If your vehicle is legally registered and will be driven on public roads, you need to carry your state’s minimum liability coverage. Because car insurance is regulated at the state level, you’ll have to check with your state’s DMV department to see how much coverage is actually required.

Some states require more comprehensive insurance coverage than others. No-fault states require higher levels of coverage. These states require every driver to file a bodily injury claim with their insurance company after an accident, which raises insurance costs. No-fault states require you to carry Personal Injury Protection (PIP) coverage as well as bodily injury and property damage coverages. PIP covers the cost of medical bills for you and your passengers in the event of an accident. The level of required PIP coverage varies by state.

Find your state below to see how much minimum car insurance is required where you live.

If your vehicle is legally registered and driven on public roads, you must carry your state’s minimum liability coverage.


How much will insurance cost in my state?

There are many factors that go into an insurance rate: credit, driving history, the specific vehicle - and, of course, where you live.  Just as rates for city residents vary from the rates in rural areas, insurance premiums can change from one zip code to the next, as well as from one state to another. Your best option for finding affordable insurance that meets your needs is to compare multiple companies and quotes to make an informed decision.  The table below outlines the average cost of insurance by state per month and annually.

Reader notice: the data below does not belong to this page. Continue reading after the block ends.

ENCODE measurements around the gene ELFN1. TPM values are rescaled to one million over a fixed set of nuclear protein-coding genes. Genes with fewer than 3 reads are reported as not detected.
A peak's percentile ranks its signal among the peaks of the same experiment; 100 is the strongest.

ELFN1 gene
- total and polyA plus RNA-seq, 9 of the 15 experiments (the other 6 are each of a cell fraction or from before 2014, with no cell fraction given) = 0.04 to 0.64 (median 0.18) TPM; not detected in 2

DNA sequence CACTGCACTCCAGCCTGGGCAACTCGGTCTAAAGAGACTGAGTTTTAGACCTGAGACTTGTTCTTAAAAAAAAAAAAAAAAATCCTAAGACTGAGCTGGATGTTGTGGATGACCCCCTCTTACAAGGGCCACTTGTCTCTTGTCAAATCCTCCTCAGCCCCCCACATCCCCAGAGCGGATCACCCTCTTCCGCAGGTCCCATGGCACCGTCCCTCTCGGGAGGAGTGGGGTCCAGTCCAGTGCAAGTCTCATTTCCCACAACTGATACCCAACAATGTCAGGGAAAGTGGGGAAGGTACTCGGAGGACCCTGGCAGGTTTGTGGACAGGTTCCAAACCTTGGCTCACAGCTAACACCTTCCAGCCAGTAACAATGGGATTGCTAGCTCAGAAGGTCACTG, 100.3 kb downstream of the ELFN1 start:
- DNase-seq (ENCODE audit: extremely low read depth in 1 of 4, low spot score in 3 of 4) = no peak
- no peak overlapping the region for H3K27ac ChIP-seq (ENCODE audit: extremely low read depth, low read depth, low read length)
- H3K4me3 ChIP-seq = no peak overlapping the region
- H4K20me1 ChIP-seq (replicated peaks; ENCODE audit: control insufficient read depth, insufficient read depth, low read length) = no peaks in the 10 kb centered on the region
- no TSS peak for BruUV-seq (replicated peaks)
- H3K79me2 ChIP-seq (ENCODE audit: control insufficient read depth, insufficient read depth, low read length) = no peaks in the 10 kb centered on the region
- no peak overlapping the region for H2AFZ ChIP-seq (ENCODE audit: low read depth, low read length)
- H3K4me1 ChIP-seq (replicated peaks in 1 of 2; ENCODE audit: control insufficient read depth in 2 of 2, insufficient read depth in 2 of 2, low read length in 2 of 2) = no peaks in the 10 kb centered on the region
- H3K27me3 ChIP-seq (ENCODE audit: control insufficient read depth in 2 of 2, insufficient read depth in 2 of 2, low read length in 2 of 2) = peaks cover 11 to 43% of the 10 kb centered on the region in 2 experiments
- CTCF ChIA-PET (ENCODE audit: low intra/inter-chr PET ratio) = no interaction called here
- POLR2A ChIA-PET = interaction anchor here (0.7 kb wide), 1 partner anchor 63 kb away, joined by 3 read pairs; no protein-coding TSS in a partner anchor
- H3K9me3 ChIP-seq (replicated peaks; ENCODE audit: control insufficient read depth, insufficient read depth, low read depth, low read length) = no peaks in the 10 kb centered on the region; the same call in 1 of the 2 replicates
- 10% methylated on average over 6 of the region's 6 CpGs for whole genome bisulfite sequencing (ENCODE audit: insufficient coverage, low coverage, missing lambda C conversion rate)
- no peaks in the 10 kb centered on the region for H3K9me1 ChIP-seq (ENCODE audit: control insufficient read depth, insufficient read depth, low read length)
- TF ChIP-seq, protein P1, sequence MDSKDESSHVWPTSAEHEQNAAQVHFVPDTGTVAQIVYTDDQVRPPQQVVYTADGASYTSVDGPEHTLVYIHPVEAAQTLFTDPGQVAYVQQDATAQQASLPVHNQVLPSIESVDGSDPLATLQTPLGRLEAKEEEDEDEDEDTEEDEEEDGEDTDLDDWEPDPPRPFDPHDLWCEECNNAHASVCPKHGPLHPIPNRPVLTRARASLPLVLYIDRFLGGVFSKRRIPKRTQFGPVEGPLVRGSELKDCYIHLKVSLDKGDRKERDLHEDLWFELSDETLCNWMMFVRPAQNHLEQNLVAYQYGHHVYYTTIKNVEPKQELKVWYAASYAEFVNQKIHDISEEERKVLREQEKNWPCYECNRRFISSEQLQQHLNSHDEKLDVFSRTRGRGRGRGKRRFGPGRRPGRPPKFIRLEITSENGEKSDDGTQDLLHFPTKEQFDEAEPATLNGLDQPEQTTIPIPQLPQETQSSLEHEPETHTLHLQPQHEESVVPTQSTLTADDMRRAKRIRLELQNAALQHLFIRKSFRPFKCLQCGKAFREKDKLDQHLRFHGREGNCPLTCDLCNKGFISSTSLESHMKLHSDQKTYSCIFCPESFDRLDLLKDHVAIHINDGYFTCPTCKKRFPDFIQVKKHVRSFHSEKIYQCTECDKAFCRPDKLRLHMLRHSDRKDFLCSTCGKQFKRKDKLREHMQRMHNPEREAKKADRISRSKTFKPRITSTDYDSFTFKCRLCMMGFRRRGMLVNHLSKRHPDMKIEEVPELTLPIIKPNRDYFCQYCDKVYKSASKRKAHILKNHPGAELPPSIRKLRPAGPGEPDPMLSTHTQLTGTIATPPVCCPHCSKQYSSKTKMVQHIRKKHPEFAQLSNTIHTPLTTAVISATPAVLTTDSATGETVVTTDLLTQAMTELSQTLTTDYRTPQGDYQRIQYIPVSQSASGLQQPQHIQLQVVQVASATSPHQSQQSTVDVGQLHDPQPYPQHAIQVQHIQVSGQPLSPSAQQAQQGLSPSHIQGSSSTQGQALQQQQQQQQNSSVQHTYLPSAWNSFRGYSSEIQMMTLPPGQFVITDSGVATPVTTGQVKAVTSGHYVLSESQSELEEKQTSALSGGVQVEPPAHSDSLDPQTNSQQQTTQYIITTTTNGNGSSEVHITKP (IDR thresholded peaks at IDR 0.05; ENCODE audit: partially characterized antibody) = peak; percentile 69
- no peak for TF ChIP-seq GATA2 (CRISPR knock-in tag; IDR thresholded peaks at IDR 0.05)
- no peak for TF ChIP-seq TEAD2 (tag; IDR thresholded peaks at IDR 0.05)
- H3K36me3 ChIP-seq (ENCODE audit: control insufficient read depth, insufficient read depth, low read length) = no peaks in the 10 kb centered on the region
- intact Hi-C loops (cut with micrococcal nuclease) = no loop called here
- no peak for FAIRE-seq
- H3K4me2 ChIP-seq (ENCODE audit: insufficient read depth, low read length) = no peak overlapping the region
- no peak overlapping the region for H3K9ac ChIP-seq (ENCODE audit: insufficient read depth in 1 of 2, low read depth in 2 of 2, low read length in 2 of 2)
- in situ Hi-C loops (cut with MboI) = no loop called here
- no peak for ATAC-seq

map
State Avg. Monthly Premium Avg. Annual Premium
Alabama $147 $1,767
Alaska $138 $1,658
Arizona $139 $1,664
Arkansas $176 $2,109
California $142 $1,709
Colorado $171 $2,053
Connecticut $172 $2,066
Delaware $184 $2,213
Florida $222 $2,668
Georgia $167 $1,998
Hawaii $128 $1,533
Idaho $113 $1,360
Illinois $147 $1,763
Indiana $123 $1,477
Iowa $121 $1,455
Kansas $160 $1,922
Kentucky $214 $2,563
Louisiana $243 $2,910
Maine $105 $1,256
Maryland $173 $2,079
Massachusetts $126 $1,508
Michigan $260 $3,118
Minnesota $152 $1,818
Mississippi $135 $1,620
Missouri $156 $1,875
Montana $142 $1,700
Nebraska $143 $1,721
Nevada $149 $1,790
New Hampshire $113 $1,359
New Jersey $184 $2,213
New Mexico $127 $1,529
New York $226 $2,716
North Carolina $102 $1,221
North Dakota $168 $2,015
Ohio $105 $1,254
Oklahoma $156 $1,875
Oregon $150 $1,795
Pennsylvania $149 $1,783
Rhode Island $237 $2,843